Mariel Purcell, Consultant in Spinal Injuries at NHSGGC is leading the study at the Spinal Injuries Unit at the Queen Elizabeth University Hospital.
By Lucy Ashton
An exciting new treatment for sufferers of spinal cord injury is being trialled on the first set of participants at NHS Greater Glasgow and Clyde.
The treatment – a non-invasive way of improving arm and hand function for people who are tetraplegic, or paralysed from the neck down – is part of the Up-LIFT study being run by ONWARD Medical, and NHSGGC has been chosen to be part of it.
The new treatment, called ARC Therapy, uses tiny electric pulses to improve connections across the damaged area of the spinal cord, and the results so far have been encouraging.
Mariel Purcell, Consultant in Spinal Injuries at NHSGGC who is leading the study at the Spinal Injuries Unit at the Queen Elizabeth University Hospital, said: “This is a really exciting research project involving a piece of kit that is completely non-invasive.
“We’ve had a lot of interest – from patients and other spinal injuries clinics around the UK, and further afield. We’ve even been contacted by a patient from the south of England, who is prepared to relocate here just to take part in the study.”
The first half of the study involves eight weeks of intensive therapy to optimise upper limb movement and function. During the second phase of the study participants will receive non-invasive stimulation of the spinal cord in addition to traditional upper limb therapy for a further eight weeks.
The Up-LIFT device itself is quite small – a tablet, an unassuming box and four electrodes. At first glance it looks much like the Tens machine used during labour or for back pain, but it’s much more sophisticated.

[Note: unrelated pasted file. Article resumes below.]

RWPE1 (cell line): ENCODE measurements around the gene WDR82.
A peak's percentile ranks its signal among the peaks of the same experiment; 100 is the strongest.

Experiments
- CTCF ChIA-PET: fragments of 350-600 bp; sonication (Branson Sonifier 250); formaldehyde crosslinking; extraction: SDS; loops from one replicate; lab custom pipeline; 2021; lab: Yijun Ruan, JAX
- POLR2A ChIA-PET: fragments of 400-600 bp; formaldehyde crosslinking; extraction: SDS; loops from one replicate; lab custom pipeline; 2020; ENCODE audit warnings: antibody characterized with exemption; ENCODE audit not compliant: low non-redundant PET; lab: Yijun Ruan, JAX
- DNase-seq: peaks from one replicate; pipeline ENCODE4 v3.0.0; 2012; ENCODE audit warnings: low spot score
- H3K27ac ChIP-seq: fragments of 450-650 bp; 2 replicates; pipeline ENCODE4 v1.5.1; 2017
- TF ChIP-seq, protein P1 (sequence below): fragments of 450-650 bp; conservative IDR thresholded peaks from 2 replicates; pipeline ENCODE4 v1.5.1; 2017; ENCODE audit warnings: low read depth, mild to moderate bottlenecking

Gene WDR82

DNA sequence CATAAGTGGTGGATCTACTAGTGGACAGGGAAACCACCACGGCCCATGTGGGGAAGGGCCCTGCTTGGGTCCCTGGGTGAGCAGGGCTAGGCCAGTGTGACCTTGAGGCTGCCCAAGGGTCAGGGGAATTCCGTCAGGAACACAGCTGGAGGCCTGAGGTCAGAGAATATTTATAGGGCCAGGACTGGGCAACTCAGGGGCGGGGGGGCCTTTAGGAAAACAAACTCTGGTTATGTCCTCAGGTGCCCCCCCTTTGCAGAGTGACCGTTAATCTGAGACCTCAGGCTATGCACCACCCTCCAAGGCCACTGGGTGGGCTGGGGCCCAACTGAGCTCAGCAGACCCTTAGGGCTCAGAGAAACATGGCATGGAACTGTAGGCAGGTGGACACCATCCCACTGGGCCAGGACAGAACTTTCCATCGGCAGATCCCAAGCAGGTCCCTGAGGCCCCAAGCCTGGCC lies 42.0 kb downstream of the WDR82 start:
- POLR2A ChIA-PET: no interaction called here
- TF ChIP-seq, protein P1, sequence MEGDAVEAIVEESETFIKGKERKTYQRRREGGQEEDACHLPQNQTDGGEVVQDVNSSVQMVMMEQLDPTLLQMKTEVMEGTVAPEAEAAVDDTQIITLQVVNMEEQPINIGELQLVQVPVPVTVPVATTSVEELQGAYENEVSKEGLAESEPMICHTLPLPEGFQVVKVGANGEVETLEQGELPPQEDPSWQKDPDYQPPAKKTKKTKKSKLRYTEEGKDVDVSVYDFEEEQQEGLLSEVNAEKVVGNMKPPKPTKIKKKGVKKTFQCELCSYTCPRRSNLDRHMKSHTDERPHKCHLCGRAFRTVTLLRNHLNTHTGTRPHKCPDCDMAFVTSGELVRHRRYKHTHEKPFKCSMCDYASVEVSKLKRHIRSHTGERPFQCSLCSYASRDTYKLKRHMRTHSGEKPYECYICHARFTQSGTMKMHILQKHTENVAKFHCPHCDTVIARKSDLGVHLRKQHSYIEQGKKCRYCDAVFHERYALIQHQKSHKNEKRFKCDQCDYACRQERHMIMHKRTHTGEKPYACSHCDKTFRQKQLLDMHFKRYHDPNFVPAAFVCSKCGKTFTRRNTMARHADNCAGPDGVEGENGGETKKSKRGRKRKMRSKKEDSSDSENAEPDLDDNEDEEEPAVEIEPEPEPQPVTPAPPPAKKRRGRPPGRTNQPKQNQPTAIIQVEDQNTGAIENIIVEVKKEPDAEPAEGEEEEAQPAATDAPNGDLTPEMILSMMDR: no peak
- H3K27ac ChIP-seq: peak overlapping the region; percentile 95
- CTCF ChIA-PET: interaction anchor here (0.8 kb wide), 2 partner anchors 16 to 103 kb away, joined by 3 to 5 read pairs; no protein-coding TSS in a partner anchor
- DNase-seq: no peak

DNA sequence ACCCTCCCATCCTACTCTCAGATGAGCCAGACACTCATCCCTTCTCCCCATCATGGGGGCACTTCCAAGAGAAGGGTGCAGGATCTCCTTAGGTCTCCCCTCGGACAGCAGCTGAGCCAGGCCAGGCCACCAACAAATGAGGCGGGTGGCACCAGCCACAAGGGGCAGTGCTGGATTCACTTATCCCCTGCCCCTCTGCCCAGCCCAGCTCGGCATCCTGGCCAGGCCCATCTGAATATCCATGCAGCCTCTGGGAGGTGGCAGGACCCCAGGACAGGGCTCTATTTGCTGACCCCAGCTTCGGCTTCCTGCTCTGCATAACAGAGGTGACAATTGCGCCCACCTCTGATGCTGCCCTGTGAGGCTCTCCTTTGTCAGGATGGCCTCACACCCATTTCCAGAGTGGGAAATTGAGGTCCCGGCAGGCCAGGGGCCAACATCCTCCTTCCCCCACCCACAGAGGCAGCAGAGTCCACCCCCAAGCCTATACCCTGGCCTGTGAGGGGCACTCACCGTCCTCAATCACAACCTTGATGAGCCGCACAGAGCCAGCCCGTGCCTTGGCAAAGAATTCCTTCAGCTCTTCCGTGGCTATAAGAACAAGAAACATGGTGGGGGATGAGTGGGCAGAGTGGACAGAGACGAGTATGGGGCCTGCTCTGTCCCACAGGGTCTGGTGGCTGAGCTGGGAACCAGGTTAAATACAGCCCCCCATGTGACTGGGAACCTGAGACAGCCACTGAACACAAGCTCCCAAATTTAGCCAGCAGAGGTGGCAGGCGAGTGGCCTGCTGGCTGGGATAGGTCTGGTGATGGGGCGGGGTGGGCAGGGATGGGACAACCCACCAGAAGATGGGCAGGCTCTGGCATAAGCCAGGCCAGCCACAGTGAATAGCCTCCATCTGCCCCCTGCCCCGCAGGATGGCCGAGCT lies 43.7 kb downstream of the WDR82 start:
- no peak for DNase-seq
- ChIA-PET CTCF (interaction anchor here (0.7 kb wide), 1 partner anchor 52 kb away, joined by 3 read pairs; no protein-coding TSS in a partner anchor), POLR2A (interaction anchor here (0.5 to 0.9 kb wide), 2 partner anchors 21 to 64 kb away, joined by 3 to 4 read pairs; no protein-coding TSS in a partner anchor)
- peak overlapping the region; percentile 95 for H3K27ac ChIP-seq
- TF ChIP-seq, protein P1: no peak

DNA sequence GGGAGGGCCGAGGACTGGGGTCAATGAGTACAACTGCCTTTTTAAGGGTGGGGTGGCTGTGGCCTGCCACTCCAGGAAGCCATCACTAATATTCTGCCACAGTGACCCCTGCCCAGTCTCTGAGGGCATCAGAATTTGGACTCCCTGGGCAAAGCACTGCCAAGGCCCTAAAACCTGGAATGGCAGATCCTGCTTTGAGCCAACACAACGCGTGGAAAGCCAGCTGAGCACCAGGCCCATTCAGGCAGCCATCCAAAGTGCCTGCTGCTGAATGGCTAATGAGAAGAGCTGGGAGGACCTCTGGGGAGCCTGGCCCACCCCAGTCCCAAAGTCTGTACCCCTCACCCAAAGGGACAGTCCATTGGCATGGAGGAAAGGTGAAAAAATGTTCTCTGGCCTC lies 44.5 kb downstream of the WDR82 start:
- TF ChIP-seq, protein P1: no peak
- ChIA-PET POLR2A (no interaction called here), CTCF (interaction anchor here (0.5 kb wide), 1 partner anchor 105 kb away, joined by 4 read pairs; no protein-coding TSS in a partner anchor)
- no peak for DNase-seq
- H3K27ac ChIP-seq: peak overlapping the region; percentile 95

Trauma to the spinal cord usually results in damage to a short section of the cord. Above and below the site of the injury the cord is usually healthy; the goal is to re-establish connection between the two.
The Up-LIFT treatment is intended to improve the connections between these healthy areas by placing electrodes on the skin that activate the nerves below the level of the injury, making the body more receptive to hand and arm movements.
The aim of the treatment is to help people regain some use of their arms and hands, but it may also improve bladder and bowel function, along with blood pressure control and temperature regulation.
This means that as well as bringing about improvements in the capacity to perform activities of daily living there are other potential health benefits too.
Dr Purcell is realistic that completely reversing the damage caused by the spinal cord injury is currently out of reach but explains that even the smallest improvement could make a huge difference to individuals with spinal cord injury.
The people the team will treat in the study have received all the rehabilitation and treatment that’s currently available, and they are living as independently as they can. The NHSGGC study is trying to prove that ARC Therapy will make them even more independent and lead to improvement in quality of life.
The eventual hope for Dr Purcell is to introduce ARC Therapy earlier in a person’s rehabilitation, much sooner after their injury, so that they get the benefits much earlier.
And to give an example of just how much of a difference the treatment can make, Dr Purcell recalled one recent case. She said: “One patient who we have treated with the device was injured playing rugby at the age of 16 and had been completely paralysed from the neck down since.
“After the treatment, he had no problems with bladder or temperature control, he could move his big toes, and he can use his arms enough to operate a mobile phone.”
The study in Glasgow is recruiting participants until end of the year and it is hoped the final results of the study will be available later next year.